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Editorial comment

Another month on and the COVID-19 (coronavirus) pandemic continues to dominate headlines around the world. Here in Western Europe at least, there appears to be some light at the end of the tunnel – numbers of new confirmed cases are generally stabilising (or even declining) as stringent lockdown measures take effect.

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Indeed, lockdown measures have had such a dramatic impact on the daily lives of so many of us that serious questions are being raised about when things will eventually return to normal. In many countries, social distancing policies are likely to remain in place (at least in part) until a cure to the virus is found. With no vaccine expected until 2021 at the earliest, that could mean many months with continued restrictions on travel, social gatherings, and other aspects of our daily lives that were once taken for granted.

This has to be managed carefully, however. Aside from the already obvious economic damage that these policies have caused, continued restrictions on freedoms will inevitably breed discontent – even in Germany, poster child for an otherwise successful response to the virus, there have been gatherings and protests over the continued lockdown. In the last few days, France, Italy, and Spain have all announced tentative proposals to relax lockdown restrictions, with schools and some businesses being gradually reopened over the course of the year.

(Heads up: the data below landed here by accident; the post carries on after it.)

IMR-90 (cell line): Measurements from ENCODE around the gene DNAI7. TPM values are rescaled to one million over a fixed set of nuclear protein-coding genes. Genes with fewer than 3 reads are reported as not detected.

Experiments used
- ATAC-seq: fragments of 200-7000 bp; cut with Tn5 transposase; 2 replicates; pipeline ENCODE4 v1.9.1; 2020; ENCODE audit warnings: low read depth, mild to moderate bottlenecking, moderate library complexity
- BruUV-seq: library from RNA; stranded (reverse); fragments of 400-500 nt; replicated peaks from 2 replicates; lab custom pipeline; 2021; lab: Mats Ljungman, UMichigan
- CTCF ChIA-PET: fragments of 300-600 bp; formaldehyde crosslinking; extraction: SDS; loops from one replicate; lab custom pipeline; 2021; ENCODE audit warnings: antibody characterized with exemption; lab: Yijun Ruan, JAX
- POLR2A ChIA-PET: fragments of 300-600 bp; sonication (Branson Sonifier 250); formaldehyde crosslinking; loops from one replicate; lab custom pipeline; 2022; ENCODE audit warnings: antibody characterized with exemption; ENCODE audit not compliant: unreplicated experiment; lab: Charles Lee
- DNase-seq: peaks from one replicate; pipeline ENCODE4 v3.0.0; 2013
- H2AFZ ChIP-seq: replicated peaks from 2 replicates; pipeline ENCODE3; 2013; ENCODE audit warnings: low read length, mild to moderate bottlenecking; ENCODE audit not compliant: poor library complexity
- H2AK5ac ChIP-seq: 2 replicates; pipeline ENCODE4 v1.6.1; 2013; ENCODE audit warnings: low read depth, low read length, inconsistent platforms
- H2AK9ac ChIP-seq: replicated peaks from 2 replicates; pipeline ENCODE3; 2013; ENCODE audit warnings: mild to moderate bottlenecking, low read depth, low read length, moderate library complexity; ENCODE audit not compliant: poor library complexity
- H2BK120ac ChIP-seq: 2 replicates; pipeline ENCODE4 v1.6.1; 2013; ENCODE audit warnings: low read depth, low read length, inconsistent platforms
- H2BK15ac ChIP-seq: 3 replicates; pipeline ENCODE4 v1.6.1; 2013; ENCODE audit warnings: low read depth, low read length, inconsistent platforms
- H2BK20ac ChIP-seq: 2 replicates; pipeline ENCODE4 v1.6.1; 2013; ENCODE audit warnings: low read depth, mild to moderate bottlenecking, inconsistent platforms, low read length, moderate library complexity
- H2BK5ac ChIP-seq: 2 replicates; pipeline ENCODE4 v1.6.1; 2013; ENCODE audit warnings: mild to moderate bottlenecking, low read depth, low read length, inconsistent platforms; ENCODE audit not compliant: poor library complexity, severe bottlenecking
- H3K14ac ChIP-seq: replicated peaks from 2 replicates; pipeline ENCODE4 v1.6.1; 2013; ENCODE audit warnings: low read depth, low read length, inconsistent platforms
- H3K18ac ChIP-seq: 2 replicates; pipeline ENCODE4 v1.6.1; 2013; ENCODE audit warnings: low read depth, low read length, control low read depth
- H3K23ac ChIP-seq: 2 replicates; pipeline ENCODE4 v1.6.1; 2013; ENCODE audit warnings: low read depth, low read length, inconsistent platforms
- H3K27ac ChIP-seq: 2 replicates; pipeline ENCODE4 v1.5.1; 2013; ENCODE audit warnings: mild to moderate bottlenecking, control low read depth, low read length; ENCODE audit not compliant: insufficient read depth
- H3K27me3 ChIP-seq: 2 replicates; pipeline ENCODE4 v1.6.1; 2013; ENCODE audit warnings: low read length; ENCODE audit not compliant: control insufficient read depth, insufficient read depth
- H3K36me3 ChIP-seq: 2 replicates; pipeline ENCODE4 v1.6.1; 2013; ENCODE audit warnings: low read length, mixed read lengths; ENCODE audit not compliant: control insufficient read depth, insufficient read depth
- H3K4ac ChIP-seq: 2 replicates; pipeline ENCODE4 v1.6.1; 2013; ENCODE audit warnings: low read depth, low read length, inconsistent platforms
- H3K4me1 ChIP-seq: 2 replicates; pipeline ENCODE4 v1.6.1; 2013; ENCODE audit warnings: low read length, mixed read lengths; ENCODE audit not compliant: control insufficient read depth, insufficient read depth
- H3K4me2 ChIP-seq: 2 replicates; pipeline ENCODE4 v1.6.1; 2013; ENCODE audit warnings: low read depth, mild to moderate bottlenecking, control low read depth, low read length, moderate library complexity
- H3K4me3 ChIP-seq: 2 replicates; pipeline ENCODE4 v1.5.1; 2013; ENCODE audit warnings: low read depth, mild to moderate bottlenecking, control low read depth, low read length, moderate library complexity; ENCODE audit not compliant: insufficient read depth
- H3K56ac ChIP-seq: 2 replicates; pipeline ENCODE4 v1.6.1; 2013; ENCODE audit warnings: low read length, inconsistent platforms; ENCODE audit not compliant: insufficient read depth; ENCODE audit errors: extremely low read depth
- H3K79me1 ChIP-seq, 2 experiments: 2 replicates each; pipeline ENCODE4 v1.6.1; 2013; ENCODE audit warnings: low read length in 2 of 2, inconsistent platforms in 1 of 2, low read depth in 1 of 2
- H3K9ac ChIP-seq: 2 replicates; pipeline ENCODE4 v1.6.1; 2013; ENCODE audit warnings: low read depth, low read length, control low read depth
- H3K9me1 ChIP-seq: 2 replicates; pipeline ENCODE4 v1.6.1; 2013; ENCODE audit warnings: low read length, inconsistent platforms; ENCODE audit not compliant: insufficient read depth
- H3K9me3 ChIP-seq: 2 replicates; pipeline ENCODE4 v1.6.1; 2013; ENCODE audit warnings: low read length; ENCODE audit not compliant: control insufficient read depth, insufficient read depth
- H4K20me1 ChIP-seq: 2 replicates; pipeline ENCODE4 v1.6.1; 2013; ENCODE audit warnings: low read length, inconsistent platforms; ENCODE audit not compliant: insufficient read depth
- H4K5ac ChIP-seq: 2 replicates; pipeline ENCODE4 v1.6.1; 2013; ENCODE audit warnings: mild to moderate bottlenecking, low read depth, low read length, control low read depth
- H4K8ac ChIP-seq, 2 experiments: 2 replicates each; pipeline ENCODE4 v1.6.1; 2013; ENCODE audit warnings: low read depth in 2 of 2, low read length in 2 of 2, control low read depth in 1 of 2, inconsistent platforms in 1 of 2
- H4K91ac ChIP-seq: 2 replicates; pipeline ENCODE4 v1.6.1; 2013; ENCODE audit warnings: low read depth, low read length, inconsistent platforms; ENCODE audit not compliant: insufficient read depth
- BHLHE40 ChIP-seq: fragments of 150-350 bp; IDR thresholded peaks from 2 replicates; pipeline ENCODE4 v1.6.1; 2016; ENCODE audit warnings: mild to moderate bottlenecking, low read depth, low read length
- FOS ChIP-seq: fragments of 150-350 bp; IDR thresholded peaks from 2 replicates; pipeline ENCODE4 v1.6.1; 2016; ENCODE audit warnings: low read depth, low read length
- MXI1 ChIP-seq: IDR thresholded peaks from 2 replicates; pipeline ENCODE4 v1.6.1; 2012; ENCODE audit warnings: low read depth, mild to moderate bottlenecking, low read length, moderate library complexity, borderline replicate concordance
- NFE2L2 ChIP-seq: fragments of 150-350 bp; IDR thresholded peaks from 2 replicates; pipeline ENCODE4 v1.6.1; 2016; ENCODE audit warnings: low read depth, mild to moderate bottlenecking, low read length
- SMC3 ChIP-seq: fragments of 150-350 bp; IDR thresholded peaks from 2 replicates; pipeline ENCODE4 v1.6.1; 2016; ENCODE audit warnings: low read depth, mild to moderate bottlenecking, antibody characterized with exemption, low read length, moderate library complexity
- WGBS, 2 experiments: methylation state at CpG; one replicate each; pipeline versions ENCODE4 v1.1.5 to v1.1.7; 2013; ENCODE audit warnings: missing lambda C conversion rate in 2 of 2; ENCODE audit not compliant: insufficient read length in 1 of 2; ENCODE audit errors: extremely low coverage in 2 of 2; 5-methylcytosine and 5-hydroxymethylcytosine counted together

And then there is the question of whether things should return to normal. CO2 emissions from China dropped by 25% at the peak of the country’s response to the pandemic and have still yet to return to normal levels; Carbon Brief estimates that the pandemic will have resulted in a CO2 emissions reduction of roughly 2000 million t, some 5.5% of 2019’s total global output and the lowest ever decline in emissions, including periods of conflict or other economic crises. Demand for energy in the UK has declined by 20% compared to the same period in 2019, allowing the country to run for 18 consecutive days without a single Kilowatt produced by coal power – the longest period since the industrial revolution. Wildlife across many countries has also benefited from reduced human activity – with species no longer having to compete with traffic or people impacting their habitats.

Rest assured, I’m not advocating that we throw away the benefits of industrialised civilisation and return to the wilderness to live as our distant ancestors once did, but in addition to highlighting the fragility of modern society, the pandemic has also shone a light on the impact that humanity has on the natural world. We have been presented with an unexpected opportunity to think about how we want the future to be.

If you’d like to hear from industry experts on how cement plants can reduce their environmental impact through the latest technologies and best practices, make sure to attend EnviroTech 2020, an international online conference taking place on 14 July. Register to attend at:

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